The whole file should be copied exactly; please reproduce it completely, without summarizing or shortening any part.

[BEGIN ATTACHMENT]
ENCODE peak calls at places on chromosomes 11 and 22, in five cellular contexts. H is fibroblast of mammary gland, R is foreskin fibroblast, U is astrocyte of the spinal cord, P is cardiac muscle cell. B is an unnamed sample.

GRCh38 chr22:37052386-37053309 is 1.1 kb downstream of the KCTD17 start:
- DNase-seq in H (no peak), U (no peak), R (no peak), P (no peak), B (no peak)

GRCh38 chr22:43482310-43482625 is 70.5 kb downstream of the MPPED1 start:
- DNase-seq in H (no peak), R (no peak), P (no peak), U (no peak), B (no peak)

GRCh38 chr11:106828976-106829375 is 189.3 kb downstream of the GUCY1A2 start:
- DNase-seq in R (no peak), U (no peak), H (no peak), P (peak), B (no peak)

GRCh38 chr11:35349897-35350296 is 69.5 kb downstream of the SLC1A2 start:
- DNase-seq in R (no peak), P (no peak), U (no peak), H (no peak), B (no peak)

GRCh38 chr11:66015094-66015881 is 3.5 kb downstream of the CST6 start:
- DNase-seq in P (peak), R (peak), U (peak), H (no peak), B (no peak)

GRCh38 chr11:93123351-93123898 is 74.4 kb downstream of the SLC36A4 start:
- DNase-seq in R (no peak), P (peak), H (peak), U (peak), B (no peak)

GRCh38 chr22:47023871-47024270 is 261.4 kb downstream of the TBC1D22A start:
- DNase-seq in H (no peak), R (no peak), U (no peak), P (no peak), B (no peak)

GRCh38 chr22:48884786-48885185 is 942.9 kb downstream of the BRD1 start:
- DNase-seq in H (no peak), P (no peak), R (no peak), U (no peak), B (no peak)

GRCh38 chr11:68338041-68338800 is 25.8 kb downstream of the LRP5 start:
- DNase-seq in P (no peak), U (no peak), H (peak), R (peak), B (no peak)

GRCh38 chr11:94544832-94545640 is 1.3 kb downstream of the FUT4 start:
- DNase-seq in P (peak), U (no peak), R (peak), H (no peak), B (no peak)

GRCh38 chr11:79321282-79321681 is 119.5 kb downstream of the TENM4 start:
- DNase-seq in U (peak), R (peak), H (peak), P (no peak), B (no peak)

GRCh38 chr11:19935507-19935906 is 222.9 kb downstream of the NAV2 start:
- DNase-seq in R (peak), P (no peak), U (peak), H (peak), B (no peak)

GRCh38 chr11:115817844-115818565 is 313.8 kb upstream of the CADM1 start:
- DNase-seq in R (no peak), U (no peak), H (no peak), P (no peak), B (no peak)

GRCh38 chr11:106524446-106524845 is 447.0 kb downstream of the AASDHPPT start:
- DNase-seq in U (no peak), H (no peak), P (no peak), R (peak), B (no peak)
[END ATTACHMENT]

ENCODE peak calls at places on chromosomes 11 and 22, in five cellular contexts. H is fibroblast of mammary gland, R is foreskin fibroblast, U is astrocyte of the spinal cord, P is cardiac muscle cell. B is an unnamed sample.

GRCh38 chr22:37052386-37053309 is 1.1 kb downstream of the KCTD17 start:
- DNase-seq in H (no peak), U (no peak), R (no peak), P (no peak), B (no peak)

GRCh38 chr22:43482310-43482625 is 70.5 kb downstream of the MPPED1 start:
- DNase-seq in H (no peak), R (no peak), P (no peak), U (no peak), B (no peak)

GRCh38 chr11:106828976-106829375 is 189.3 kb downstream of the GUCY1A2 start:
- DNase-seq in R (no peak), U (no peak), H (no peak), P (peak), B (no peak)

GRCh38 chr11:35349897-35350296 is 69.5 kb downstream of the SLC1A2 start:
- DNase-seq in R (no peak), P (no peak), U (no peak), H (no peak), B (no peak)

GRCh38 chr11:66015094-66015881 is 3.5 kb downstream of the CST6 start:
- DNase-seq in P (peak), R (peak), U (peak), H (no peak), B (no peak)

GRCh38 chr11:93123351-93123898 is 74.4 kb downstream of the SLC36A4 start:
- DNase-seq in R (no peak), P (peak), H (peak), U (peak), B (no peak)

GRCh38 chr22:47023871-47024270 is 261.4 kb downstream of the TBC1D22A start:
- DNase-seq in H (no peak), R (no peak), U (no peak), P (no peak), B (no peak)

GRCh38 chr22:48884786-48885185 is 942.9 kb downstream of the BRD1 start:
- DNase-seq in H (no peak), P (no peak), R (no peak), U (no peak), B (no peak)

GRCh38 chr11:68338041-68338800 is 25.8 kb downstream of the LRP5 start:
- DNase-seq in P (no peak), U (no peak), H (peak), R (peak), B (no peak)

GRCh38 chr11:94544832-94545640 is 1.3 kb downstream of the FUT4 start:
- DNase-seq in P (peak), U (no peak), R (peak), H (no peak), B (no peak)

GRCh38 chr11:79321282-79321681 is 119.5 kb downstream of the TENM4 start:
- DNase-seq in U (peak), R (peak), H (peak), P (no peak), B (no peak)

GRCh38 chr11:19935507-19935906 is 222.9 kb downstream of the NAV2 start:
- DNase-seq in R (peak), P (no peak), U (peak), H (peak), B (no peak)

GRCh38 chr11:115817844-115818565 is 313.8 kb upstream of the CADM1 start:
- DNase-seq in R (no peak), U (no peak), H (no peak), P (no peak), B (no peak)

GRCh38 chr11:106524446-106524845 is 447.0 kb downstream of the AASDHPPT start:
- DNase-seq in U (no peak), H (no peak), P (no peak), R (peak), B (no peak)